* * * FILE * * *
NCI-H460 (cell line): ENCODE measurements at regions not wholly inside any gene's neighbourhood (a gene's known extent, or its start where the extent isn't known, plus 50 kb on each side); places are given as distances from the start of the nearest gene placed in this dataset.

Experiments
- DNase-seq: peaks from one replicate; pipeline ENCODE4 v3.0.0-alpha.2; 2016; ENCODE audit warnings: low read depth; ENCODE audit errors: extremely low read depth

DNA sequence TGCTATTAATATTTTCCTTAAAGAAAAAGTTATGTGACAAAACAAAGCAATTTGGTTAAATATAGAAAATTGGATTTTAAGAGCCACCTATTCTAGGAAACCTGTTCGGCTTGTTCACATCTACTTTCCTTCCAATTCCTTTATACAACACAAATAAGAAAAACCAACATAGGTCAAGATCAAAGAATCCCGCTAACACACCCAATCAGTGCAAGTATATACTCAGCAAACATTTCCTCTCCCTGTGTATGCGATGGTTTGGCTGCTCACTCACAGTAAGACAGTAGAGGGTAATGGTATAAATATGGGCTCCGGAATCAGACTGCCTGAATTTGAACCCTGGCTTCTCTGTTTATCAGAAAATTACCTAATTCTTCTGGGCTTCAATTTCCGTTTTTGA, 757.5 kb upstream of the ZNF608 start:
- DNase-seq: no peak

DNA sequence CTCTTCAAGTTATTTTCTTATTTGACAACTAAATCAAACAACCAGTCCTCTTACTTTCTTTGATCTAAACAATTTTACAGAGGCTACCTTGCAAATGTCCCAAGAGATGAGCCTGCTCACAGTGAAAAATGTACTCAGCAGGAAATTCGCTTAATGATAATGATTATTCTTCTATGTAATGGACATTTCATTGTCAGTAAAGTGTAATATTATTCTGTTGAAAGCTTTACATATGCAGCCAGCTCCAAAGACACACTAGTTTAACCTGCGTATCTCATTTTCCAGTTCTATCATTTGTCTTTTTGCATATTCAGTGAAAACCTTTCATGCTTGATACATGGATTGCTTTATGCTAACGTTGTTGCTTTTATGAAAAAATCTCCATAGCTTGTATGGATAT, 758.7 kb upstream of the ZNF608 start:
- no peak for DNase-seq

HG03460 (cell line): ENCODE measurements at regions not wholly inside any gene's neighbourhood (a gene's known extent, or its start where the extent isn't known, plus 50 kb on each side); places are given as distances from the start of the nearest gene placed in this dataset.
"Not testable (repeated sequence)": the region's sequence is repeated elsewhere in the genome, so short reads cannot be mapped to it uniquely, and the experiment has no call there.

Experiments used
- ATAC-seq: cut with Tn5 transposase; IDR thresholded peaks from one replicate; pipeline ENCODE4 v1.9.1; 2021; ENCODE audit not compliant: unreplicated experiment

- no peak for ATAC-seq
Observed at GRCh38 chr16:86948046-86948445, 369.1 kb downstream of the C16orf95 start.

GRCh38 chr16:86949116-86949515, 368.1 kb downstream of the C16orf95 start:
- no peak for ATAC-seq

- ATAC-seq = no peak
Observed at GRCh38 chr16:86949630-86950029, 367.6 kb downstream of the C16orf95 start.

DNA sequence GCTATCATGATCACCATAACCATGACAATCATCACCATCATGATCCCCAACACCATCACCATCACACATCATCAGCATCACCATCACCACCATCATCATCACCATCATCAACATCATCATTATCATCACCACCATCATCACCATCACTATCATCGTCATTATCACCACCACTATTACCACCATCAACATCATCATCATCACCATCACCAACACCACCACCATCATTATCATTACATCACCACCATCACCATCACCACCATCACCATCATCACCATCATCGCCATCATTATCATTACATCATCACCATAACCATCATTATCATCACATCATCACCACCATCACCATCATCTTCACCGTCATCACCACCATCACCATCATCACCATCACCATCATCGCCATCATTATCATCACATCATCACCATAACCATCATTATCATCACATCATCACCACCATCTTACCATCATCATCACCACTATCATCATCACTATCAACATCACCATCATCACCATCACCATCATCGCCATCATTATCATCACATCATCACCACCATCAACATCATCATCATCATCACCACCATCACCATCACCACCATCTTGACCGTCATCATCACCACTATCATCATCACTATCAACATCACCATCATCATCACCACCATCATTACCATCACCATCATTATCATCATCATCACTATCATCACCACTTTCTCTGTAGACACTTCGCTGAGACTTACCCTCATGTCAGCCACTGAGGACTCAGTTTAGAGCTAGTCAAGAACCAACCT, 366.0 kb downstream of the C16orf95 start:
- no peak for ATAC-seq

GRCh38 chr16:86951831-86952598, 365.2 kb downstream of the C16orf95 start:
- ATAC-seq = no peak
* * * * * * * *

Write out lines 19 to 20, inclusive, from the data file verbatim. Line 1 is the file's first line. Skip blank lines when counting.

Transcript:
- no peak for ATAC-seq

GRCh38 chr16:86951831-86952598, 365.2 kb downstream of the C16orf95 start: